Israel has sold itself internationally as a gay Mecca. (Here, here, and here, for instance.) This freedom is regularly cited by advocates for Israel in the west, making stark comparisons to Muslim societies that repress gays. Well here’s a new spin on that claim: reports that Israeli intelligence pried into Palestinians’ phone calls and internet activity so as to identify and blackmail Palestinian gays and turn them into informants against other Palestinians.
Haaretz has a story up on 43 reservists in Israeli intelligence who are refusing to serve because of the “political persecution” of Palestinians. The reservists write that while surveillance of Israeli citizens is strictly limited, “the Palestinians are not afforded this protection.” They declare in a letter to the Israeli P.M.: “we refuse to take part in actions against Palestinians and refuse to continue serving as tools in deepening the military control over the Occupied Territories.”
An unsigned piece in the Guardian details testimonies from intelligence veterans and exposes practices reminiscent of totalitarian countries: “Any Palestinian is exposed to monitoring by the Israeli Big Brother.” Here are selections where the recovering spooks describe using Palestinians’ sexual practices to turn them into informants, or exploit the Palestinians’ need for medical care in Israel.
No boundaries were set for us, for both passive activities such as gathering intelligence, and for active initiatives that had an impact on people’s lives.
If anyone interests us, we’d collect information on his or her economic situation and mental state. Then we would plan how we can perform an operation around this individual, in order to turn them into a collaborator or something of the sort….
Any information that might enable extortion of an individual is considered relevant information. Whether said individual is of a certain sexual orientation, cheating on his wife, or in need of treatment in Israel or the West Bank – he is a target for blackmail.
Throughout the duration of my service no one in my unit ever asked, at least not out loud, if there is anything wrong with this well-oiled system – whether the transformation of any individual into a target is a legitimate act.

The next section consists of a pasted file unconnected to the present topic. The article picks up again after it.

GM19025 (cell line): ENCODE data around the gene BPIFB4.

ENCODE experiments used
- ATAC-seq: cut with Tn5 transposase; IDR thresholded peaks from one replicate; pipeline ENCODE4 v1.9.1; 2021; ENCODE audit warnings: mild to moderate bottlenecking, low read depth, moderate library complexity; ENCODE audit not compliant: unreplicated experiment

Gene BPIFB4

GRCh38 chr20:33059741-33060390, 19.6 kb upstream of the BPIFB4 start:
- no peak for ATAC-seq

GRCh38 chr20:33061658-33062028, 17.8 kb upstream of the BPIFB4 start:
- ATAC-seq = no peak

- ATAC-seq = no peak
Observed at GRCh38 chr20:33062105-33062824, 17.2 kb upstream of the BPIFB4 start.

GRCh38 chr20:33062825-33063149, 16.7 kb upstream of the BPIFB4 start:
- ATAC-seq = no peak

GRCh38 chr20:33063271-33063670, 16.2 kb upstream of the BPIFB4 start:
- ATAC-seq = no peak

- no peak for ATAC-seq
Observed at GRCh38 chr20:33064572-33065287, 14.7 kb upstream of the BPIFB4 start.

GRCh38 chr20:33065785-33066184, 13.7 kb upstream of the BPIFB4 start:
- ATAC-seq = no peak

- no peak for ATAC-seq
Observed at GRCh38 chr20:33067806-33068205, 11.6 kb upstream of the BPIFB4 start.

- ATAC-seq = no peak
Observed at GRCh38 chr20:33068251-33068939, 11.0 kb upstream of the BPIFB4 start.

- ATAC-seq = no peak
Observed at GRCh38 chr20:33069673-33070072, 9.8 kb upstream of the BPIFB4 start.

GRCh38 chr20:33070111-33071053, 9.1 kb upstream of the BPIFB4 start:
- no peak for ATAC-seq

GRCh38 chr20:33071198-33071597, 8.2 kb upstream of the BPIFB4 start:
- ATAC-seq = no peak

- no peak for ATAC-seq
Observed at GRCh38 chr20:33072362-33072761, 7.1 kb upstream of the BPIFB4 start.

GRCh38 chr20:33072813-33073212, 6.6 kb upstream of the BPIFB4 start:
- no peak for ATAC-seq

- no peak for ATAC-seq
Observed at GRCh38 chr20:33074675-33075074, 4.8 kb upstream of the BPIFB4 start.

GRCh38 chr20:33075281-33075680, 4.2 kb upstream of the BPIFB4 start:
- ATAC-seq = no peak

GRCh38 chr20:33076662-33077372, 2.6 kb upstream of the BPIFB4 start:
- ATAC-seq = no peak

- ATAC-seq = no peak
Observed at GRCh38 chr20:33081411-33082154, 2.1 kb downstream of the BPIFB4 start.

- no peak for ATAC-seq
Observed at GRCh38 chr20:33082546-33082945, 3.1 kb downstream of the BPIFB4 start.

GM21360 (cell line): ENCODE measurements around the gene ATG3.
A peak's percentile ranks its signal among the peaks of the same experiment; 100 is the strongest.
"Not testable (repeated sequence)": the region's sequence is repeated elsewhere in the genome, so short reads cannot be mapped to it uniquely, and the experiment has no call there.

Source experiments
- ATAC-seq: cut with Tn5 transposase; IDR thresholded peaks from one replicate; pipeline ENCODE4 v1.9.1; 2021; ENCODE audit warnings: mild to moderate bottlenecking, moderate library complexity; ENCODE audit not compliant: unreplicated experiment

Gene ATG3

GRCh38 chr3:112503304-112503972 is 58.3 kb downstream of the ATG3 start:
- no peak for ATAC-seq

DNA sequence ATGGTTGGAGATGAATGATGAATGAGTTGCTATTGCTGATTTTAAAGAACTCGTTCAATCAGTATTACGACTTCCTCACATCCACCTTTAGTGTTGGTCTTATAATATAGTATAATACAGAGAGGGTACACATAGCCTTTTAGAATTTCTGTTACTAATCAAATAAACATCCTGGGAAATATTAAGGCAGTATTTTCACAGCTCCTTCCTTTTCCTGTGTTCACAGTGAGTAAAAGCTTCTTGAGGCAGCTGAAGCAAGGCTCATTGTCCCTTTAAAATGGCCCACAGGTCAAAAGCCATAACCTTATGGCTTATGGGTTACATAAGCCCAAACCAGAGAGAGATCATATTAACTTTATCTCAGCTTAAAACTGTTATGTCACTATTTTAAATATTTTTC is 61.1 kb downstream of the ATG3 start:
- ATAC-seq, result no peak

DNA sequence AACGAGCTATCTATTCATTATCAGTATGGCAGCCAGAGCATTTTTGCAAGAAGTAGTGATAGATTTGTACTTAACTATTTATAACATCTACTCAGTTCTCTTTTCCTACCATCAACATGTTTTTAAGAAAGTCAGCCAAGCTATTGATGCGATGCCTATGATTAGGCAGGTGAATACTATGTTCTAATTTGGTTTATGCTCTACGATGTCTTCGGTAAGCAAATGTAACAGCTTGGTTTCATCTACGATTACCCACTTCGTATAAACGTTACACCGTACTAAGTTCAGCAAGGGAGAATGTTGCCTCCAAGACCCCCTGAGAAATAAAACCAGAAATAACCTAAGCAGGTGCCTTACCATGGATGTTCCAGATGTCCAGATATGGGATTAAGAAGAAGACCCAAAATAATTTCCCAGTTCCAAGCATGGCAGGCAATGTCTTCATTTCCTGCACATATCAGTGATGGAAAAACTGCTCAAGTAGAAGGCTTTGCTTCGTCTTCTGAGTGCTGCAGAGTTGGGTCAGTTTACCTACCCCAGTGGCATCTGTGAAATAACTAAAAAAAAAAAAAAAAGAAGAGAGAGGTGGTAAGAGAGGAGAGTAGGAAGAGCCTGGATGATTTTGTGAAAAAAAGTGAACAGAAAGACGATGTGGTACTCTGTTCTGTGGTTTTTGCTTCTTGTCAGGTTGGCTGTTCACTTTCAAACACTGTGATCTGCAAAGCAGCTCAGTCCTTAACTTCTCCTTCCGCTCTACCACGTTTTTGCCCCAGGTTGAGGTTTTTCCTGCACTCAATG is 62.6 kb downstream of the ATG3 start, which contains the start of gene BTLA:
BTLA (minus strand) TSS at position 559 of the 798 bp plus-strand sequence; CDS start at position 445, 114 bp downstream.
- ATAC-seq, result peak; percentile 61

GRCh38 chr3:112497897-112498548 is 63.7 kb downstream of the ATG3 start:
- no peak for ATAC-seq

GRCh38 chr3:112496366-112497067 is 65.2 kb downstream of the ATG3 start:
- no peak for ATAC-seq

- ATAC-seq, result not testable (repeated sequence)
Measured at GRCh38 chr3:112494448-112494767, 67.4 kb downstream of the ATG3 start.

Notice the exploitation of gays and those needing life-or-death medical care:
The period during which I collected information on people who were accused of attacking Israelis, trying to attack Israelis, the desire to harm Israelis, thinking of attacking Israelis, in addition to collecting information on completely innocent people, whose only crime was that they interested the Israeli defence establishment for various reasons. Reasons they have no way of knowing. If you’re homosexual and know someone who knows a wanted person – and we need to know about it – Israel will make your life miserable. If you need emergency medical treatment in Israel, the West Bank or abroad – we searched for you. The state of Israel will allow you to die before we let you leave for treatment without giving information on your wanted cousin.
Any such case, in which you “fish out” an innocent person from whom information might be squeezed, or who could be recruited as a collaborator, was like striking gold for us and for Israel’s entire intelligence community. As such, Palestinians who are not related to or involved in fighting Israel are objectives…
We also talked about what is done with information on a target’s sexual preferences. Here, too, there was some would-be deliberation, but the message was that there is no problem with this issue. As an instructor I said that one should apply one’s own judgment and not always pass on such information.
Americans for Peace Now sent out the story today, and included translated statements from Hebrew media. One reservist makes a direct connection to the eastern European experience:
For D., [the decision to refuse] happened after he was released from the military when he saw the movie, “The Lives of Others,” about Stasi agents from communist East Germany, who eavesdrop on people and invade their personal lives. “I was horrified,” he said. “On the one hand, I identified with the victims, with the oppressed side, whose basic rights were denied. On the other hand, I suddenly understood that in my military service, I was on the side of the oppressor, that we are doing the exact same thing, only in a much more efficient manner.”…
For N. it happened during her military service, when she was present during a targeted killing operation, during which there was a mistake in the identification of the target. “I remember the picture on the screen. The suspect inside an orchard, an explosion, smoke and a mother running. The body was a small, of a child. We understood we screwed up. It was uncomfortable, but we needed to continue in our work.”
“The pilots are not responsible for the killing, because they are carrying out orders, and also those in Unit 8200 are not responsible, because they are only transferring information. So who is supposed to not sleep at night?”